Last week no less than three members of the team here on Bridge Street made the journey to London for one of the most significant industry events of the year, AKA Social Media Week. Eager to learn about developments, emerging trends and expert advice, we’ve highlighted a few of the most useful things we heard here.
How to create a truly social business with Jan Rezab, CEO, Social Bakers
As one of the key minds working in digital and social media, Jan Rezab was always going to have some fascinating insights to offer. Put simply, this talk centred on the importance of building proper communities from a business perspective, with the most influential brands able to start conversations amongst people and form a genuine connections that isn’t forced or false.
Social media teams- the vanguard of new, agile ways of working
Having a dedicated social media team is nothing out of the ordinary for modern firms. Having this department fully integrated within the wider business model is. The vast majority of companies using social media still see this arm as a stand alone entity- a bonus offering that’s really just for image.
This shouldn’t be the case any more, given social media teams have the potential to feedback comments and thoughts direct from customers which could (and should) impact on other aspects of the organisation, from user experience to product and service development, customer service and even front of house. Fundamentally speaking, the social media team’s role is improving the business overall, not simply pushing content around a digital platform.
In order to do this listening is equally important when compared with posting comments and images, and all activity online needs to take into account that dialogue is a two way thing, in turn recognising when it’s time to shut up and take in what the public sentiment is.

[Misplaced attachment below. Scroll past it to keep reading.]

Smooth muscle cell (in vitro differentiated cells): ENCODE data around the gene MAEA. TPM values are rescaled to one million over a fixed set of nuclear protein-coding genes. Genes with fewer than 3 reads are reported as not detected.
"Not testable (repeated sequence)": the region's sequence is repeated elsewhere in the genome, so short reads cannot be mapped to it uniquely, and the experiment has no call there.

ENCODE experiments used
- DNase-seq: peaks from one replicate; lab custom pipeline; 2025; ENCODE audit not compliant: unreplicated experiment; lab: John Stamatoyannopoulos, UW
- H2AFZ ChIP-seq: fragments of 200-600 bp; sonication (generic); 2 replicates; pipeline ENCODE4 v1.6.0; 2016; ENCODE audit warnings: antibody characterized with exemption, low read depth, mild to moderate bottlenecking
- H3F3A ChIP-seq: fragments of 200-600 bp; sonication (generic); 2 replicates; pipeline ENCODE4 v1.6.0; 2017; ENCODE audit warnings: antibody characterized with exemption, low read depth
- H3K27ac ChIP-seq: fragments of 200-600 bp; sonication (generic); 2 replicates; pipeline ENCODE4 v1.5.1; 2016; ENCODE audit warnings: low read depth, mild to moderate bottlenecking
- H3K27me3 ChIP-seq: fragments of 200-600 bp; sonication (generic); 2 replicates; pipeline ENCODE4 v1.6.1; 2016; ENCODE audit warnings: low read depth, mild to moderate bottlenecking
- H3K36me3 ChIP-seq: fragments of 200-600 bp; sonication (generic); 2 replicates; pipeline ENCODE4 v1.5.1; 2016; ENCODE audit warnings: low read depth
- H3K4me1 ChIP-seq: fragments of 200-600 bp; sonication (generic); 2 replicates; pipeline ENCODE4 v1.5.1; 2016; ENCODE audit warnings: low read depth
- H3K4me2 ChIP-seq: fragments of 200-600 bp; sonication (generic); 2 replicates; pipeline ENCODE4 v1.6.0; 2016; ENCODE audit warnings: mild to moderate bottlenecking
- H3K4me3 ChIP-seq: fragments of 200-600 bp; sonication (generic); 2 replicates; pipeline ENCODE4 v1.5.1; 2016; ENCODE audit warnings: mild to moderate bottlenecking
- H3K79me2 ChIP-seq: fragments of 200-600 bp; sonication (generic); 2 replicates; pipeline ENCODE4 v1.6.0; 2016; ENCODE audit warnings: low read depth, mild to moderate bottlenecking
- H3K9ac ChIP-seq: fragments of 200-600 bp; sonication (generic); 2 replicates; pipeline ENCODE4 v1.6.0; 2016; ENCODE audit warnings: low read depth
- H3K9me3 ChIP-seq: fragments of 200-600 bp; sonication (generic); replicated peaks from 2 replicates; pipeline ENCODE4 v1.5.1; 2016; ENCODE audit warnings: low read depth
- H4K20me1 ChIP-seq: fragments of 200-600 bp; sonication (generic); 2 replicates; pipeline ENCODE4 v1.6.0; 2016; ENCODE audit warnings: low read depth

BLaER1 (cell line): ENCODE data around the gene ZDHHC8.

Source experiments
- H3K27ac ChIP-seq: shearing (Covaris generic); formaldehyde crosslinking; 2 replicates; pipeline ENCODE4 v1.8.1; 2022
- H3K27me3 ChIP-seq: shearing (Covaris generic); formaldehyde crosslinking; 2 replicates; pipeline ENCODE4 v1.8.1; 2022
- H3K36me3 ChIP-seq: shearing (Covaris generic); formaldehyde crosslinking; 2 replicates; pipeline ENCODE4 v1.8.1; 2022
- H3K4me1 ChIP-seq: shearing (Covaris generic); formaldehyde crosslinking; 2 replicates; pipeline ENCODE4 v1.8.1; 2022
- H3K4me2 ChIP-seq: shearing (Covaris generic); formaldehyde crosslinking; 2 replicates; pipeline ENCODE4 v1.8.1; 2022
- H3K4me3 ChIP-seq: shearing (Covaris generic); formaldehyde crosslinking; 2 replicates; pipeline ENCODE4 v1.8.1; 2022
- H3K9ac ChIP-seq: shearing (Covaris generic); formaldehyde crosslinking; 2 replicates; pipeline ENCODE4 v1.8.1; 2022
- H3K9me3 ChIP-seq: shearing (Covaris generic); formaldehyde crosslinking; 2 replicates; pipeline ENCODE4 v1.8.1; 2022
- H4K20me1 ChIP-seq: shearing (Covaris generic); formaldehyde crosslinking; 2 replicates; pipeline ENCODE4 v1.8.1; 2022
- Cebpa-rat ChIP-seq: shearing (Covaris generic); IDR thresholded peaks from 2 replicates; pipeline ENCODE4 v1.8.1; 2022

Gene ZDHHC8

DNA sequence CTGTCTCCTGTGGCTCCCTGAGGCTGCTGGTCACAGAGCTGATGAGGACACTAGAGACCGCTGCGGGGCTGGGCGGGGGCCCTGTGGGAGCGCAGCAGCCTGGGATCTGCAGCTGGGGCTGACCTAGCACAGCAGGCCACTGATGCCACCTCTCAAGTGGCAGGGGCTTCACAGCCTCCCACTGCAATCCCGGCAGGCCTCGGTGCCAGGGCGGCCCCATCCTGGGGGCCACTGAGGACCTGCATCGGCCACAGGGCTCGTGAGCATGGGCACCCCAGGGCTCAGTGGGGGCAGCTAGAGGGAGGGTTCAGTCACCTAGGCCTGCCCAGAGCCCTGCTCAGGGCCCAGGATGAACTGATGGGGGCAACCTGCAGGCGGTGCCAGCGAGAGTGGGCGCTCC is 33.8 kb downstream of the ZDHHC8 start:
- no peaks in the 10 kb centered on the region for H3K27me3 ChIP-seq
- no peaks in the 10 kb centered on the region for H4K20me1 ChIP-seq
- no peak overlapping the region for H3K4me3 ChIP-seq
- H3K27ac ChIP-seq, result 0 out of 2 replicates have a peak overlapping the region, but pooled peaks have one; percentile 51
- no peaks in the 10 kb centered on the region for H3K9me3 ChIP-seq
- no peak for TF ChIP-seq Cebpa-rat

Katrina Craigwell, Head of Global Digital Programming at General Electric
Craigwell’s overall message was simple, but nevertheless often overlooked by companies that still don’t grasp how social media needs to work. In short, stay relevant, ensure you’re sharing different types of content, and never, ever be boring. A great way of doing this is to think outside the internal team.
While every brand needs to have experts charged with creating postable items that have the potential to be shared and re-shared, it’s also vital to consider influencers, bloggers and socially-minded individuals on the outside- so look for people who have a strong following that’s also relevant to your industry on everything from Twitter to Vine and YouTube, then see how their actions can work in your favour.And remember each platform needs a unique strategy- no two networks are the same, and therefore shouldn’t be treated as such.
LEGO’s building blocks of social value
As one of the world’s most enduring and endearing toy manufacturers, LEGO is clearly doing something right when it comes to speaking to the public. After all, you don’t sell so many units without effectively courting your potential customers A major factor in this is avoiding being too salesy, and developing a strong and deep-seated bond with the audience.
Relationships should be genuine in order to have any chance of becoming long lasting, and an essential weapon within this is to take a personal approach when commenting and communicating with members of the public. In LEGO’s case this is achieved by playing on two things- parents’ pride in their children and the natural love children have for showing off and getting creative. Clearly these ideas will change with each and every brand, so ascertain what makes your clients and customers tick, then use that at the core of your social media blueprint and remember trial, error, and time are all needed to get the balance right- there are no shortcuts.